I Know Kung-Fu
"I know Kung-Fu."
Chalk that up as a sentence I've never said. That line is from the 1999 film The Matrix. The film was released twenty-one years ago, and to me, its premise feels more relevant than ever.
You can't say that about many other things that were also popular in 1999. Napster, Y2K, MySpace, and Kid Rock don't feel as relevant today. Can I get an amen?
Lately, I've been thinking a lot about that quote. Especially when I start to read a new book, listen to a podcast, or attempt to learn a new skill.
Here's a quick summary of the scene: the film's protagonist, Neo (Keanu Reeves), has his brain connected to a computer. Neo can have all sorts of information and skills downloaded directly into his brain with a few keystrokes. Instant learning.
Five seconds. That's how long it took Neo to learn Kung-Fu. Can you imagine? That's faster than adding a new app to your mobile phone.
Why has Elon Musk not invented this technology yet? The closest we can come to "instant learning" is listening to an audiobook or podcast at 2x speed. (Random side note: listening to podcasts at 1/2 speed is a ton of fun. If you want to know how your favorite podcaster sounds while drunk and stoned, then listen at 1/2 speed.)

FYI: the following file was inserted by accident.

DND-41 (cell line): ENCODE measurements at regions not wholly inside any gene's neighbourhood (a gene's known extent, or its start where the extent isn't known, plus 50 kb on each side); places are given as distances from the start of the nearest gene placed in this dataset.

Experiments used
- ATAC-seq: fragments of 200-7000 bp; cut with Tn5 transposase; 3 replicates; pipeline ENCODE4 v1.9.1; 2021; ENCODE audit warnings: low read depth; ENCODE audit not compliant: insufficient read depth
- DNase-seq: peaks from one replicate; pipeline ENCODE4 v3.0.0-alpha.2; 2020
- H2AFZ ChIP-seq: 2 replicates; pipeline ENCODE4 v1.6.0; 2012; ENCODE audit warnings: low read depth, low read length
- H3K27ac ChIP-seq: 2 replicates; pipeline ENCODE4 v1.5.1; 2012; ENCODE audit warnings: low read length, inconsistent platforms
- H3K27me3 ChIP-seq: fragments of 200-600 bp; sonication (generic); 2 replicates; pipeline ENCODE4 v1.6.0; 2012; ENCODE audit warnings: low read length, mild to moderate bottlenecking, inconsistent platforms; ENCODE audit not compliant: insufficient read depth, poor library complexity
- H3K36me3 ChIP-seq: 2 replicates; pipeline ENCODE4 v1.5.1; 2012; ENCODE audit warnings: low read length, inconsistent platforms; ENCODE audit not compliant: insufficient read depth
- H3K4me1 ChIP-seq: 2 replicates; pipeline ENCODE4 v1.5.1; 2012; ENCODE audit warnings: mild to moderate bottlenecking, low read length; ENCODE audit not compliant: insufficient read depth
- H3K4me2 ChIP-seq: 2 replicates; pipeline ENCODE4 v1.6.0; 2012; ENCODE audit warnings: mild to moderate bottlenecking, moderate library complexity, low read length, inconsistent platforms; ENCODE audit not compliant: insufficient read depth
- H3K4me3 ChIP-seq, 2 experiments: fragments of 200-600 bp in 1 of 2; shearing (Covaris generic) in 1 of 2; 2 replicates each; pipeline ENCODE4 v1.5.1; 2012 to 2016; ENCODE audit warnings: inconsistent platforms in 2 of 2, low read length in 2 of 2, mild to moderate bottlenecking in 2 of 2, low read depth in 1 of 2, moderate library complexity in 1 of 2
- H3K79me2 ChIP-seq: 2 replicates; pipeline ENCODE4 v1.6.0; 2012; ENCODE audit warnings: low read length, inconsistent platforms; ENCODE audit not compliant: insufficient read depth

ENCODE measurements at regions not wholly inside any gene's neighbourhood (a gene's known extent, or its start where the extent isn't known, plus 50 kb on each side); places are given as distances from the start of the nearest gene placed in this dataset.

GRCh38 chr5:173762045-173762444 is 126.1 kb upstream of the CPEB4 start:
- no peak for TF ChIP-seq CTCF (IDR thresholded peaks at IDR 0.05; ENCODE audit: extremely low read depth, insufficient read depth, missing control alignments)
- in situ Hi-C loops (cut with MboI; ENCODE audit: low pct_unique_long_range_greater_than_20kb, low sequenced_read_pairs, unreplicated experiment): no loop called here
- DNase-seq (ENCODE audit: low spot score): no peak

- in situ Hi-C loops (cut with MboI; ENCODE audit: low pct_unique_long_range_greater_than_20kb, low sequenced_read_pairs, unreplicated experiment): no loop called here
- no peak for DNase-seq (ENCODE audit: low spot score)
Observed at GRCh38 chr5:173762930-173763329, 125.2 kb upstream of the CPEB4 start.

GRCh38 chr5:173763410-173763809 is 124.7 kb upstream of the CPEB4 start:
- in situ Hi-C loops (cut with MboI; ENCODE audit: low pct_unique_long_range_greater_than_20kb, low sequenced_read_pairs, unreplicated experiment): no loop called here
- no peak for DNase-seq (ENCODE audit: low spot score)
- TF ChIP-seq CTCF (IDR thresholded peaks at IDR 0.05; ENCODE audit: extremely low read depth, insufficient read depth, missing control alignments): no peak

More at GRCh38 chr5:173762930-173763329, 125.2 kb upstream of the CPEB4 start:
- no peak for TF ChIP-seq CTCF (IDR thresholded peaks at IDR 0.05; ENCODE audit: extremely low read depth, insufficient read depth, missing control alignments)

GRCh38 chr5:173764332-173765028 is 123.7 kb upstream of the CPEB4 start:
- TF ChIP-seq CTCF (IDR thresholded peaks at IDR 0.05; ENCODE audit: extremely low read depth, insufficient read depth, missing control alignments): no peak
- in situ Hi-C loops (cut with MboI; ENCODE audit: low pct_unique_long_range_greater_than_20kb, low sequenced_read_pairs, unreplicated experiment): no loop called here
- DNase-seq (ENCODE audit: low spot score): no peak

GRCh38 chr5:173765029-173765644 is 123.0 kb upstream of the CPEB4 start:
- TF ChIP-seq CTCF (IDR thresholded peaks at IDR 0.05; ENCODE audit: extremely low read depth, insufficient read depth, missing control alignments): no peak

Until Elon gets his act together, we have one option for learning. What is that option? Hard work.
That's it. That's our only option. Read a book, take a class, listen to a podcast, etc.
The process of hard work won't make us Kung-Fu masters in five seconds. But it will make us something that might prove to be more valuable. It will make us resilient.
When you do the hard work of learning, you get more than knowledge. Learning doesn't just fill your brains with information and your hands with new skills. Learning develops your character.
In the end, that's what you want. That's what helps you turn knowledge into wisdom and skills into service. Character is what helps you survive and thrive in 2021.
So, when Elon invents the instant learning machine, I'll go ahead and learn Kung-Fu. Until then, I’ll keep doing the hard work of reading books, listening to podcasts, and taking classes. Trial and error aren't efficient, but they are effective.
My encouragement to you today: don't stop the hard work of learning. Keep up the grind. You are developing more than your mind; you are developing your character. You are becoming resilient, which is a rare quality in today's "I want it now!" culture.
Keep adding value,